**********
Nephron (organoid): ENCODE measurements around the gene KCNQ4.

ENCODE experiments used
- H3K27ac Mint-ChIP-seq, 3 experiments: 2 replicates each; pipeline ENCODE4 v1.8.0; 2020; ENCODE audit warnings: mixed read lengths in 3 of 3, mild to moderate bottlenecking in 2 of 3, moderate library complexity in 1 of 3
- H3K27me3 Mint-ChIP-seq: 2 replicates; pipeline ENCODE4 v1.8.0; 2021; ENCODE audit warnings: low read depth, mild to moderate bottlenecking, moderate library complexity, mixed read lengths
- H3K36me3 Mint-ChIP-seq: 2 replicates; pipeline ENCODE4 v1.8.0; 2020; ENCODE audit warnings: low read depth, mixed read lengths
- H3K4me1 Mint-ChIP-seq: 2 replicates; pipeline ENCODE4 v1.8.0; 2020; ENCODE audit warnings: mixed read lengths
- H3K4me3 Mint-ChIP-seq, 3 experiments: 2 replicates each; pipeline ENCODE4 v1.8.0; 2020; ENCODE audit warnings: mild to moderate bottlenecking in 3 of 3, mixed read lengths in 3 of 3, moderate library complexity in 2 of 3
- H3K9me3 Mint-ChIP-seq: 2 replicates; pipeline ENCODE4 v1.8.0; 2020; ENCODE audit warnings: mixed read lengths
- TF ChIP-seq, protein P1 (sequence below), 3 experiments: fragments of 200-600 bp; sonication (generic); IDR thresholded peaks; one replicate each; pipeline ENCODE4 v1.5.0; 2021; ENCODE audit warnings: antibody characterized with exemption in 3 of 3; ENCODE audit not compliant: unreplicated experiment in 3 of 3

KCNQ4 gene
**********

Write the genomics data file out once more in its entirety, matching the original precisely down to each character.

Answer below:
Nephron (organoid): ENCODE measurements around the gene KCNQ4.

ENCODE experiments used
- H3K27ac Mint-ChIP-seq, 3 experiments: 2 replicates each; pipeline ENCODE4 v1.8.0; 2020; ENCODE audit warnings: mixed read lengths in 3 of 3, mild to moderate bottlenecking in 2 of 3, moderate library complexity in 1 of 3
- H3K27me3 Mint-ChIP-seq: 2 replicates; pipeline ENCODE4 v1.8.0; 2021; ENCODE audit warnings: low read depth, mild to moderate bottlenecking, moderate library complexity, mixed read lengths
- H3K36me3 Mint-ChIP-seq: 2 replicates; pipeline ENCODE4 v1.8.0; 2020; ENCODE audit warnings: low read depth, mixed read lengths
- H3K4me1 Mint-ChIP-seq: 2 replicates; pipeline ENCODE4 v1.8.0; 2020; ENCODE audit warnings: mixed read lengths
- H3K4me3 Mint-ChIP-seq, 3 experiments: 2 replicates each; pipeline ENCODE4 v1.8.0; 2020; ENCODE audit warnings: mild to moderate bottlenecking in 3 of 3, mixed read lengths in 3 of 3, moderate library complexity in 2 of 3
- H3K9me3 Mint-ChIP-seq: 2 replicates; pipeline ENCODE4 v1.8.0; 2020; ENCODE audit warnings: mixed read lengths
- TF ChIP-seq, protein P1 (sequence below), 3 experiments: fragments of 200-600 bp; sonication (generic); IDR thresholded peaks; one replicate each; pipeline ENCODE4 v1.5.0; 2021; ENCODE audit warnings: antibody characterized with exemption in 3 of 3; ENCODE audit not compliant: unreplicated experiment in 3 of 3

KCNQ4 gene